While the 3-Day Assembly itself is free to accepted delegates, the FAF have organized various travel packages that include meals, accommodation, Metro passes, the Leadership training, the New York tour, voting rights, and various other events and activities according to package. These cost from US$675 (RM2331.65) to US$2300 (RM7944.90) but do not include airfare or insurance.

Within the Youth Assembly is also the United Cultures Peace Festival, which showcases cultural performances of all sorts from global youth. They are also scouting for high school and college performers to be part of their international lineup. Performers will also be able to participate in the Assembly as well as selected activities. If you would like to perform, drop them a line.

The 4th Annual Youth Assembly at the United Nations are in New York, USA from 12-15 August 2007, with various events taking place before and after the date. Applications close 13 July 2007.

I have something very interesting linked to this Assembly so keep an eye on EducateDeviate for the news. In the meantime, join me and APPLY NOW!

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links for 2007-06-25

links for 2007-06-24

Overworked? Take A Breather

The past month or so has been especially challenging for me. I was trying to deal with university, a relationship, and all sorts of extra-curricular activities, and my anxiety and depression were acting up. Eventually I collapsed under all that stress, and could not cope anymore. I had to let go of a lot of things: things I cherished but had no more energy for, and things that just weren’t working out anymore. The stress became too much and I just could not handle it anymore.

I am currently on holidays, resting and not taking on any responsibilities temporarily so I can recuperate. As I flick through sites online (my idea of relaxation), I come across plenty of articles from young people worried about exams, worried about their chances at getting into a university. It’s the season to get “serious” about exams, and the season for college admissions in many places in the world.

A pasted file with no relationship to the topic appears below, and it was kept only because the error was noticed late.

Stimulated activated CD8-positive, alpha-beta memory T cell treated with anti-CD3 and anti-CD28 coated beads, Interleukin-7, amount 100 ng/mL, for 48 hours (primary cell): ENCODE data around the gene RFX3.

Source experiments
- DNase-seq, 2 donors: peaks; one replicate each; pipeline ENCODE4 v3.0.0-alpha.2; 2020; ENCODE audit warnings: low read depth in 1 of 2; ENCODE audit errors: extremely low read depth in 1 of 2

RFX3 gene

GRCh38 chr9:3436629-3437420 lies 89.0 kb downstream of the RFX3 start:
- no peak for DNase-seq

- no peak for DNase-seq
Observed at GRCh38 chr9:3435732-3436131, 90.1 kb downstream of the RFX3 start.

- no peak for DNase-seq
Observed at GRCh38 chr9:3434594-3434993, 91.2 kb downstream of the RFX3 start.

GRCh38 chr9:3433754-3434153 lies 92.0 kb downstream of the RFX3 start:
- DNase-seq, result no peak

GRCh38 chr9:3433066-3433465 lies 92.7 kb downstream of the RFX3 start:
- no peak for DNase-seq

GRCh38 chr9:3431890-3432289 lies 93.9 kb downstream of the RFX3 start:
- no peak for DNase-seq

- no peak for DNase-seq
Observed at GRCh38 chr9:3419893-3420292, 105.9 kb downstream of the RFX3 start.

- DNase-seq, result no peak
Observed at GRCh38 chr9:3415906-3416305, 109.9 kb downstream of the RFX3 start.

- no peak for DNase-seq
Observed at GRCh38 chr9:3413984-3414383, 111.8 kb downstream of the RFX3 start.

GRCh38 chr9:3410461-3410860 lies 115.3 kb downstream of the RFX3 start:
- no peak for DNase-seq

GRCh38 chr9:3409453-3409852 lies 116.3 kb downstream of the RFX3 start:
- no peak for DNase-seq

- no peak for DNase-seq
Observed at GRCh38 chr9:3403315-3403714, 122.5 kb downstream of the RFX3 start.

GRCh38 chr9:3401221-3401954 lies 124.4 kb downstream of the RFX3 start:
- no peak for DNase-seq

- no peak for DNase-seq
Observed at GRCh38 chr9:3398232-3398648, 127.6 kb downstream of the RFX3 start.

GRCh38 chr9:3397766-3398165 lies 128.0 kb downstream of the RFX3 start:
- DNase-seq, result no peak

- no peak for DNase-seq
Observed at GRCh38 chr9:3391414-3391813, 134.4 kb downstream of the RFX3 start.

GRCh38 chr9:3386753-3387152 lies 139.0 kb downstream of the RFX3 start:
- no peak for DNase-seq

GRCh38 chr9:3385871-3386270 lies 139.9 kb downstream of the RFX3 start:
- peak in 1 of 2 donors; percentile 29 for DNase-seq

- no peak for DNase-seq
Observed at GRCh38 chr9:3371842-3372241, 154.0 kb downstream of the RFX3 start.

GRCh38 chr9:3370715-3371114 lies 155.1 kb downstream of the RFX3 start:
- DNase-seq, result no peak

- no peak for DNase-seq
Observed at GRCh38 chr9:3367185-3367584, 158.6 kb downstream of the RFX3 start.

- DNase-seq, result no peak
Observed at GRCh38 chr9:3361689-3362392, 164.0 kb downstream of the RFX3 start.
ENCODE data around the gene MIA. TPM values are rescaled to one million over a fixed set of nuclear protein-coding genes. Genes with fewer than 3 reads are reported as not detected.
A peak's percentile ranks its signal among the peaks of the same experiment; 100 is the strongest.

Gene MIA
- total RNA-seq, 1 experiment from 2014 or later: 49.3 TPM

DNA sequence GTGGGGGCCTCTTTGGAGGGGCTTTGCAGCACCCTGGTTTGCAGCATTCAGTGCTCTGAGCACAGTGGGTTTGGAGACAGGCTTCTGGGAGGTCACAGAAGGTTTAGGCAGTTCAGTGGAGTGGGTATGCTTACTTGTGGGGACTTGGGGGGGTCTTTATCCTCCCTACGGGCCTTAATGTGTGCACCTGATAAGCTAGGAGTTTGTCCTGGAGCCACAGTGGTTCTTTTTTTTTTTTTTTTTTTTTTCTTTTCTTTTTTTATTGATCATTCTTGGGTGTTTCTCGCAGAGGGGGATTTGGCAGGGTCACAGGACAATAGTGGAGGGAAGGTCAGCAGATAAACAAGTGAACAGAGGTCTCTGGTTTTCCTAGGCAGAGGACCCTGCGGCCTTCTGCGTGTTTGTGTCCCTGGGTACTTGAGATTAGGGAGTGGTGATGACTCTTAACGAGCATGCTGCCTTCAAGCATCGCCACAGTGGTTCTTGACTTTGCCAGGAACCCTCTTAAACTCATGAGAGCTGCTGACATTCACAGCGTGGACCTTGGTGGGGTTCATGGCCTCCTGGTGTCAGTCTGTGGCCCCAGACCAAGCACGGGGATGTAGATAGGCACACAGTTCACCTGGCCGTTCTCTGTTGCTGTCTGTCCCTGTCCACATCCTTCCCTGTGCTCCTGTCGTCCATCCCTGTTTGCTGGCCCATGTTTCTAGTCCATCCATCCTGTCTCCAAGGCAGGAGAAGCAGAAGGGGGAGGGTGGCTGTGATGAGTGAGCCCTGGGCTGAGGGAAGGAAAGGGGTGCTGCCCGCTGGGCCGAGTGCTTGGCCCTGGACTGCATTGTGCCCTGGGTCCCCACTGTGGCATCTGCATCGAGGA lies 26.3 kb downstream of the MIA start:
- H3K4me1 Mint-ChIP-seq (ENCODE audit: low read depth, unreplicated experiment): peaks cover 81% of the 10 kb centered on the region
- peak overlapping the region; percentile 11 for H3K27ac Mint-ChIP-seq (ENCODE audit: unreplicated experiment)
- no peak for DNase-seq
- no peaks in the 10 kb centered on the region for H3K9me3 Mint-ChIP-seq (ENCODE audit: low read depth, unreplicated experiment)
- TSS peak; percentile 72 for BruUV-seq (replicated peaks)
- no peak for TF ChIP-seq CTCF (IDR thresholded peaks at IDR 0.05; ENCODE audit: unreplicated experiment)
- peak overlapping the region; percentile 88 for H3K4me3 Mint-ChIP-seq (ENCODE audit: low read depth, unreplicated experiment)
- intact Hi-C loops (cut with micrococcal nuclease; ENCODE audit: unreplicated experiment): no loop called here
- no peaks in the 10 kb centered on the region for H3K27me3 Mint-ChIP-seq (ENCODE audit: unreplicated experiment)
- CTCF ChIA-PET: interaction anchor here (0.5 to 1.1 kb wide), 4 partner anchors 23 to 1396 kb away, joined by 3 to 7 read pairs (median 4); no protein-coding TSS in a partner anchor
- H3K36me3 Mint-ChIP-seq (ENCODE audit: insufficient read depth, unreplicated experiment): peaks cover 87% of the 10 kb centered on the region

I found an interesting contrast. In Malaysia (and many other Asian countries), students are advised to concentrate wholly on studying. Extra-curriculars, jobs, and anything that is not academically-related falls to the wayside as all their focus goes on their books. In the US and Canada, though, extra-curriculars are given extra importance: everywhere students are asking which clubs to join, how to get leadership positions, how many volunteering hours to give per week. This is juggled on top of their jobs (common with students there) and with academics.

Though one group is solely academic and the other more varied, they’re both very busy. The Malaysian spends all morning in school, then goes for tuition classes, then hours of homework, with a Straight As Seminar and possibly a piano lesson during the weekend. The American has hockey practice in the morning, then all-day school, then a waitressing shift at a cafe, then more tutoring, Forensics, and volunteering at the homeless shelter on weekends, with homework as well. This does not even include family obligations – siblings to take care of, chores to do around the house.